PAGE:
Local content is key to achieving Kenya’s economic growth goals

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Local content is key to achieving Kenya’s economic growth goals


Economic growth concept. PICTURES | SHUTTER

Kenya’s economy is lagging due to the flight of cash to foreign countries and entrepreneurs. This is despite the fact that the same cash was generated in Kenya and, in most cases, paid through the Kenyan taxpayer. The technology and expertise gap between foreign and local entrepreneurs has also been quite large.

This state of affairs has created the need to promote local content to support local Kenyan industries and citizen entrepreneurs.

It is for this reason that we now have local content provisions in the Public Procurement and Disposal Act 2015, National Building Authority Act 2011 and subsequent regulations 2014 on the national building authority.

The 2014 NCA Regulations, for example, provide that an application from a foreign contractor must be accompanied by a written commitment that it will subcontract or enter into a joint venture with a local person or firm for at least 30% of the value of the contract for which temporary registration is requested and that it is to transfer technical skills not available locally to a local person or firm in such manner as the authority may determine from time to time.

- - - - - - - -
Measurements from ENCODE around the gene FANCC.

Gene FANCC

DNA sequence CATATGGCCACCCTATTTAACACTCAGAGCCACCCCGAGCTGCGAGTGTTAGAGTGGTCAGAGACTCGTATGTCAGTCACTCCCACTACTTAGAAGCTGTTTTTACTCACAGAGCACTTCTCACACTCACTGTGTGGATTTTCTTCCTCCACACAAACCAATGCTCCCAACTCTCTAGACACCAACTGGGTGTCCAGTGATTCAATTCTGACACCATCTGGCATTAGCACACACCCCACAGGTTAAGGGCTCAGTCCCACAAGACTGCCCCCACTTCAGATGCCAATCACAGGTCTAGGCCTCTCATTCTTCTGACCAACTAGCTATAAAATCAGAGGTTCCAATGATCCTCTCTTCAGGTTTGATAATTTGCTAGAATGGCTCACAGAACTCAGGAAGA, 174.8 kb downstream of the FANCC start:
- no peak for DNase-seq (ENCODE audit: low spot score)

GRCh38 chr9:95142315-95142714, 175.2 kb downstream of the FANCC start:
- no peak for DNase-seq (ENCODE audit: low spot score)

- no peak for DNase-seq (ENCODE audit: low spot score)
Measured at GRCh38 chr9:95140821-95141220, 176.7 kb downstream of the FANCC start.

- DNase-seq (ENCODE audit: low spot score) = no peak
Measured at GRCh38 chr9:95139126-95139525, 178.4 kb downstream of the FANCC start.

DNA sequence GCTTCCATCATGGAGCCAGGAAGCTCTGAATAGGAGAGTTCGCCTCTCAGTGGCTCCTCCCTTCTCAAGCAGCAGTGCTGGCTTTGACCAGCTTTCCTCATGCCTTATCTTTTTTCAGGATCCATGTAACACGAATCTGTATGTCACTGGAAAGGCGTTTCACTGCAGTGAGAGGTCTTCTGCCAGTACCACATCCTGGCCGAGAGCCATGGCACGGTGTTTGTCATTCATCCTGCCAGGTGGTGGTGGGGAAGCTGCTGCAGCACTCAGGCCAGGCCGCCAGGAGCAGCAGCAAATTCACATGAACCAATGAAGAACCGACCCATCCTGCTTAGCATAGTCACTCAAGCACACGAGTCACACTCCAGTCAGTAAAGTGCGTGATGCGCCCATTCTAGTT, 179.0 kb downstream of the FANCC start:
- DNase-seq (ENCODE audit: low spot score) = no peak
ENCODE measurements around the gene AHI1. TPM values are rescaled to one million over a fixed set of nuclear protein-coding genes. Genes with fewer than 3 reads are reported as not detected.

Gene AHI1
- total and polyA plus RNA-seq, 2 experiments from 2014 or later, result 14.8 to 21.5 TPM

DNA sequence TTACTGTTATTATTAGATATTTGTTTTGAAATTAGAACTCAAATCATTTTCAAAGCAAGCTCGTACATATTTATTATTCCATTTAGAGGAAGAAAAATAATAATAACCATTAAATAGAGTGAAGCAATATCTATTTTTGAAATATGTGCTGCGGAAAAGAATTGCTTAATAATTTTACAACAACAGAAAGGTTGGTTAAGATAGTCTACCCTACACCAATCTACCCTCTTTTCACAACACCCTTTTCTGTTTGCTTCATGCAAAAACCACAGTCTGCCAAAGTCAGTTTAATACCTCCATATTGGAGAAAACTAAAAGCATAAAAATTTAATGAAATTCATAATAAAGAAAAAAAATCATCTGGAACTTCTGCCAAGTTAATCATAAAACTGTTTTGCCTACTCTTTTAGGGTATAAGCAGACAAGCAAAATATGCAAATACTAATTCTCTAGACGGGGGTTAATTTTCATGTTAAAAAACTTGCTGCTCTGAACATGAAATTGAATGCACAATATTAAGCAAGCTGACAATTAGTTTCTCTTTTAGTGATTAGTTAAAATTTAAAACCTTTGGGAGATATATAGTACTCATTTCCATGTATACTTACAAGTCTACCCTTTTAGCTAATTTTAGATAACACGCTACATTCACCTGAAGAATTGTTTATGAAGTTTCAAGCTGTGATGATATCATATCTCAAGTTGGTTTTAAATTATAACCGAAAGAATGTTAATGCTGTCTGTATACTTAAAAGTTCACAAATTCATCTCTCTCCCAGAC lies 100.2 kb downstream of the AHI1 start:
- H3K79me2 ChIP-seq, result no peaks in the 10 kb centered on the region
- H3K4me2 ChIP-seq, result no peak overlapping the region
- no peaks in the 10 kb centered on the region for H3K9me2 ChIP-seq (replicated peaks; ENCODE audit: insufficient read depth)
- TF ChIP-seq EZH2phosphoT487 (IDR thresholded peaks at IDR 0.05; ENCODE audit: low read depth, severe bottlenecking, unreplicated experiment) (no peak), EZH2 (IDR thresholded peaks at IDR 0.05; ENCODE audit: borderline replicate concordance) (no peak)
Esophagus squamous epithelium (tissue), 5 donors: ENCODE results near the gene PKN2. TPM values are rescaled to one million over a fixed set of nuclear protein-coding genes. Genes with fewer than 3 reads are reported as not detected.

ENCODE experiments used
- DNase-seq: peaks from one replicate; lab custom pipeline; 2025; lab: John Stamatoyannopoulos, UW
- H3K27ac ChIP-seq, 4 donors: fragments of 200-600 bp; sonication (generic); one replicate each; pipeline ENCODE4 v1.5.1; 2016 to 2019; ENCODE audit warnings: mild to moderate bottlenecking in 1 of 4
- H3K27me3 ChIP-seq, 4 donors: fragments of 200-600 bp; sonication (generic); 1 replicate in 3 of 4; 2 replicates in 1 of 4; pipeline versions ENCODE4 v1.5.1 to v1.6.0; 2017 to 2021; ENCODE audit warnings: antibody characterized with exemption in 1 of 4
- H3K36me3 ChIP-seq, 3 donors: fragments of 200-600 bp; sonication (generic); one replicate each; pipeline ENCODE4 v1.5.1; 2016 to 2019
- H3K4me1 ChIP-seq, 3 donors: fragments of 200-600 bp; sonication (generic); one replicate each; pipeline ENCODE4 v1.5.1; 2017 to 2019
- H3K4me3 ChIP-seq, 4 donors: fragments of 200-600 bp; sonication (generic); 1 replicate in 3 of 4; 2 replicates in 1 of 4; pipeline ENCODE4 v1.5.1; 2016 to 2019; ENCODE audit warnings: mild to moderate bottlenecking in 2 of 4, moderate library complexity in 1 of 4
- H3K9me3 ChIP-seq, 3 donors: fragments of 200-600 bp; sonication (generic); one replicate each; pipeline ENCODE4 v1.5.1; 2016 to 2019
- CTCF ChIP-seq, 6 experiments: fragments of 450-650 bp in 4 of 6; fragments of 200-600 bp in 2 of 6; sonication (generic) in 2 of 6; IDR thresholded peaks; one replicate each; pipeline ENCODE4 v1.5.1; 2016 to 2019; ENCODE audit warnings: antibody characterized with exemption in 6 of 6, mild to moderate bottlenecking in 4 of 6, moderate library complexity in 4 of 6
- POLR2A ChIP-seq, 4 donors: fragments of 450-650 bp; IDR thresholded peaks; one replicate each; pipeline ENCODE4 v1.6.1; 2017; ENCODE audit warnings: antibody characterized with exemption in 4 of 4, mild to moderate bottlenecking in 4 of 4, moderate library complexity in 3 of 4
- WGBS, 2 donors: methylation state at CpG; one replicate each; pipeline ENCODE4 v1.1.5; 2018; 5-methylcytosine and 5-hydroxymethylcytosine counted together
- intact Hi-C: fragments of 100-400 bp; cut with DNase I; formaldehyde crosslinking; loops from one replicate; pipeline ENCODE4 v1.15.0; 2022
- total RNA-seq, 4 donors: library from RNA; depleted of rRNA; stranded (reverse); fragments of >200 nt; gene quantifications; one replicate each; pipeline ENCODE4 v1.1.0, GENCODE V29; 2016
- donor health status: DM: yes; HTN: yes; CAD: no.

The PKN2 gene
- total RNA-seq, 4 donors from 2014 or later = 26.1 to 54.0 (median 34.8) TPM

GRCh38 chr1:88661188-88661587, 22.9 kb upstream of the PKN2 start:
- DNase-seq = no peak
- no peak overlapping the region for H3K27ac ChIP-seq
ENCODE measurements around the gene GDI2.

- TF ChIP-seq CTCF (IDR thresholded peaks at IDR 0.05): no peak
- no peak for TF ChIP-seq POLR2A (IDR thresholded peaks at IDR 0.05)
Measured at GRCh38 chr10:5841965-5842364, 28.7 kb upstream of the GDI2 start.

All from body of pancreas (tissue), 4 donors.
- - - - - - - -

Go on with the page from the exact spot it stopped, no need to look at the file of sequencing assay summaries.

There is no doubt that the effective implementation of local content provisions will help build capacity and provide a lifeline for citizen entrepreneurs and suppliers.

The provisions will also facilitate, bring back and retain much-needed hitherto untapped skills and technology transfer and give local players a share of lucrative and costly infrastructure projects, making them attractive for future project funding and future.

This cherry was previously the preserve of foreign entrepreneurs from Japan, India, Germany, Dubai and now China who enjoy the benefits of cheap credit and financing from financial institutions and companies. development finance agencies and companies in their country of incorporation.

However, local content should not be favored where skills and expertise do not exist and also to the detriment of quality infrastructure. There is also a need to ensure competition and avoid undermining Kenya’s bilateral, regional and global trade treaty commitments.

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